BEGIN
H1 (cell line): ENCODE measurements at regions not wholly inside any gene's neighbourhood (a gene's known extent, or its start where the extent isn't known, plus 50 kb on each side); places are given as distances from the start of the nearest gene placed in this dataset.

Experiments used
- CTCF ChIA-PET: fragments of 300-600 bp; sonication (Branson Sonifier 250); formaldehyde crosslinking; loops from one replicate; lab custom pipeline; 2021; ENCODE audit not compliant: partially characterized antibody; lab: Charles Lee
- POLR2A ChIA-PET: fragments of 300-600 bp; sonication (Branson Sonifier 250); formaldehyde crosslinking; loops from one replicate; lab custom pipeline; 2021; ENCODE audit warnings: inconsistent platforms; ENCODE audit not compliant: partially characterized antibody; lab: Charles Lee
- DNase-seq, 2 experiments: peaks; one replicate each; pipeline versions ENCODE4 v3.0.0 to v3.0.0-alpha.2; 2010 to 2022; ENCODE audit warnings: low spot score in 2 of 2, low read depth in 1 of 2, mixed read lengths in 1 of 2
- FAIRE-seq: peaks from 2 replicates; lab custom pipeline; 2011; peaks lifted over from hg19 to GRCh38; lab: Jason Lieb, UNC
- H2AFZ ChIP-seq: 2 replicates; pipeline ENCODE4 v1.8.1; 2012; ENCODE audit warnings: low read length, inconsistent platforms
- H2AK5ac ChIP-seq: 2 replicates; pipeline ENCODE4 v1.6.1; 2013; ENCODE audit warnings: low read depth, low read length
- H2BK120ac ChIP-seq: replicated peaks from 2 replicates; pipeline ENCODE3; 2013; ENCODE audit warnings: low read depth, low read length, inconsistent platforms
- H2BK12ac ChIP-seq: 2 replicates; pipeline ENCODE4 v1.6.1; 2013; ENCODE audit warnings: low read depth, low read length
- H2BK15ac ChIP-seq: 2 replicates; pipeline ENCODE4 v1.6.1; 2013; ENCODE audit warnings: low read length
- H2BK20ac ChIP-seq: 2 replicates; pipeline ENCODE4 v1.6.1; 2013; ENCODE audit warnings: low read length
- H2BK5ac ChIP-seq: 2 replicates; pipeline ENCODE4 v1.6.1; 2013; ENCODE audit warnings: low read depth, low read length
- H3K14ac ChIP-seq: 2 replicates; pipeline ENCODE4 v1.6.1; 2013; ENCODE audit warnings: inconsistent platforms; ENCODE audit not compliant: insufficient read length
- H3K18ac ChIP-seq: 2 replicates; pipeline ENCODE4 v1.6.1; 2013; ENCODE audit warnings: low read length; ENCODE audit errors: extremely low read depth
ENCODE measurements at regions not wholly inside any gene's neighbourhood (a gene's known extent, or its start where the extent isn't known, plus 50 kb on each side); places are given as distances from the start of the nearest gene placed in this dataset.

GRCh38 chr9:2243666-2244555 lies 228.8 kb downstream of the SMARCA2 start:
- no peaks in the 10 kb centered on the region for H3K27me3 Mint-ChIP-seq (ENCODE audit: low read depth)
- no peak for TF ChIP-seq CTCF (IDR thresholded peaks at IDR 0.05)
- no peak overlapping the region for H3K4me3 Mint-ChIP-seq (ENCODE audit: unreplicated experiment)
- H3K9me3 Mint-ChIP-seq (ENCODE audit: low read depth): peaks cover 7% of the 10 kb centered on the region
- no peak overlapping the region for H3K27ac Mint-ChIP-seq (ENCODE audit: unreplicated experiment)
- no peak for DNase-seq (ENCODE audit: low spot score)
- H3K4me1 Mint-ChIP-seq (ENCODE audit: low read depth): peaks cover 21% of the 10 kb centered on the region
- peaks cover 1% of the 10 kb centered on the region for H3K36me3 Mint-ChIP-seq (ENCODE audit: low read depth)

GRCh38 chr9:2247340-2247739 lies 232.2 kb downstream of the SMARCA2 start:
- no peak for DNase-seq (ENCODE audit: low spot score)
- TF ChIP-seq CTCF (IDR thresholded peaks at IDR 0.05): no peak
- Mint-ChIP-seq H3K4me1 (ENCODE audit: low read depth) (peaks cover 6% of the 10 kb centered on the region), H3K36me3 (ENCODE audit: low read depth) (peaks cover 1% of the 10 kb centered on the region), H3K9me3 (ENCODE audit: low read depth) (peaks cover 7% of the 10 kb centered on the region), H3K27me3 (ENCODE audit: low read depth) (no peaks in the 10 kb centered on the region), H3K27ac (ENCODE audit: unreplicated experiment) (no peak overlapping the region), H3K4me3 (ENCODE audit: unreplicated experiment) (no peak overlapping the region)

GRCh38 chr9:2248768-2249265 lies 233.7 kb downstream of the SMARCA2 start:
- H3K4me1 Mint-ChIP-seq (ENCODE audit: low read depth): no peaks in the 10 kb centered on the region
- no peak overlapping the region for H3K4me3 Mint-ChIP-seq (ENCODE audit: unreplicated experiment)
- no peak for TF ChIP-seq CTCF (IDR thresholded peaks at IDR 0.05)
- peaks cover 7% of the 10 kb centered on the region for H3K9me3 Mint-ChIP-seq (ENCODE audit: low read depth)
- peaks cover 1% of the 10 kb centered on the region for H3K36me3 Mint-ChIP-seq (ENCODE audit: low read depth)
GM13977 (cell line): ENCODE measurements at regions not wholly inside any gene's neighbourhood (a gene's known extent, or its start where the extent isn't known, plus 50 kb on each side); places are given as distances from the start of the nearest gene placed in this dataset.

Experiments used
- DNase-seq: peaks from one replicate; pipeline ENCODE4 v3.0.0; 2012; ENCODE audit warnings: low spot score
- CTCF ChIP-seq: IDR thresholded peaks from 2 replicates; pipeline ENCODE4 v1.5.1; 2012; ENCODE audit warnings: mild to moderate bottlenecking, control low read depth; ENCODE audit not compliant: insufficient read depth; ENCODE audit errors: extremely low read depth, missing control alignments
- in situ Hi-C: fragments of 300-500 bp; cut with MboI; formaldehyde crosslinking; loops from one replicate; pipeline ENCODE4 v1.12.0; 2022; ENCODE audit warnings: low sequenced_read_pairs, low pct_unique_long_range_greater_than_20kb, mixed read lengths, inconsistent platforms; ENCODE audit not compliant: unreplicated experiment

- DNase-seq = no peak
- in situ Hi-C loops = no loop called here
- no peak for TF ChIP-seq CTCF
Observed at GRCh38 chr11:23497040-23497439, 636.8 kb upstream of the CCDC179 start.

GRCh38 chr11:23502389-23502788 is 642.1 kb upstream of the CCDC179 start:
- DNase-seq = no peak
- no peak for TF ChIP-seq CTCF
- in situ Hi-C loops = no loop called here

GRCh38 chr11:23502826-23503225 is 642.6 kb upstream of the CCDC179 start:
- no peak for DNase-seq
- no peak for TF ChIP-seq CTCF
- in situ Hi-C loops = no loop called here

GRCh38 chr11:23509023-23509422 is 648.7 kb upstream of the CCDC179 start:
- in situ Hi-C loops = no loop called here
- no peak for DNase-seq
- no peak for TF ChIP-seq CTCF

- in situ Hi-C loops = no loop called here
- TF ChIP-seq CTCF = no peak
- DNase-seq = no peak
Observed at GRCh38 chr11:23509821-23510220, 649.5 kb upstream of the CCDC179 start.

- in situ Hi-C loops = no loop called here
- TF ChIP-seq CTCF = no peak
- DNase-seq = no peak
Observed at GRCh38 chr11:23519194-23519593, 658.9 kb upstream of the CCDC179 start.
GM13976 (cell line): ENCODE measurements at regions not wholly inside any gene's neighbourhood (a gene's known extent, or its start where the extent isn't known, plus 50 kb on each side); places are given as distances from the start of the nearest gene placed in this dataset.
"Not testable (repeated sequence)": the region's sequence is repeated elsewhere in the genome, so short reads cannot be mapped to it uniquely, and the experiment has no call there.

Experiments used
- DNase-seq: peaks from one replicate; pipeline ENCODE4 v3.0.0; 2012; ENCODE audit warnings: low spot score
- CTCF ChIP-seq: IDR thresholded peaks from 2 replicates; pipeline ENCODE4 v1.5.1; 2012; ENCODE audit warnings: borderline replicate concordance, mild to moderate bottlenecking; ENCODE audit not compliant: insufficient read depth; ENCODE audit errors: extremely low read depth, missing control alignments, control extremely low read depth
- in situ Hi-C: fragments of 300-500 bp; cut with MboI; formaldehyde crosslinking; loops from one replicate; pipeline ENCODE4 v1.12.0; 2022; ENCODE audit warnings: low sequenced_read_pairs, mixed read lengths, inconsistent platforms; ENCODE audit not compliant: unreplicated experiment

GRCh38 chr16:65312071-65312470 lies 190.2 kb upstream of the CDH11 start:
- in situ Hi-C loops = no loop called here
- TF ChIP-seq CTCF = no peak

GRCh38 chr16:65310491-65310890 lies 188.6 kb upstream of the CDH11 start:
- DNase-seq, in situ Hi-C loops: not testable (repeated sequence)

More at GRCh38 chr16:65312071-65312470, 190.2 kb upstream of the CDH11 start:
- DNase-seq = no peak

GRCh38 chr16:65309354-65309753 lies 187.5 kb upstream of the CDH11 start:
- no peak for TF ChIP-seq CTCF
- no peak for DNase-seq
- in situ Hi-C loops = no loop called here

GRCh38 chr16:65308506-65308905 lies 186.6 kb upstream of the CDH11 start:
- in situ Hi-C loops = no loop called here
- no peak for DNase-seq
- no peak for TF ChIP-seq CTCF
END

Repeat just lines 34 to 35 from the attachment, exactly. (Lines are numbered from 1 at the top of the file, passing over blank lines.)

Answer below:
- peaks cover 7% of the 10 kb centered on the region for H3K9me3 Mint-ChIP-seq (ENCODE audit: low read depth)
- peaks cover 1% of the 10 kb centered on the region for H3K36me3 Mint-ChIP-seq (ENCODE audit: low read depth)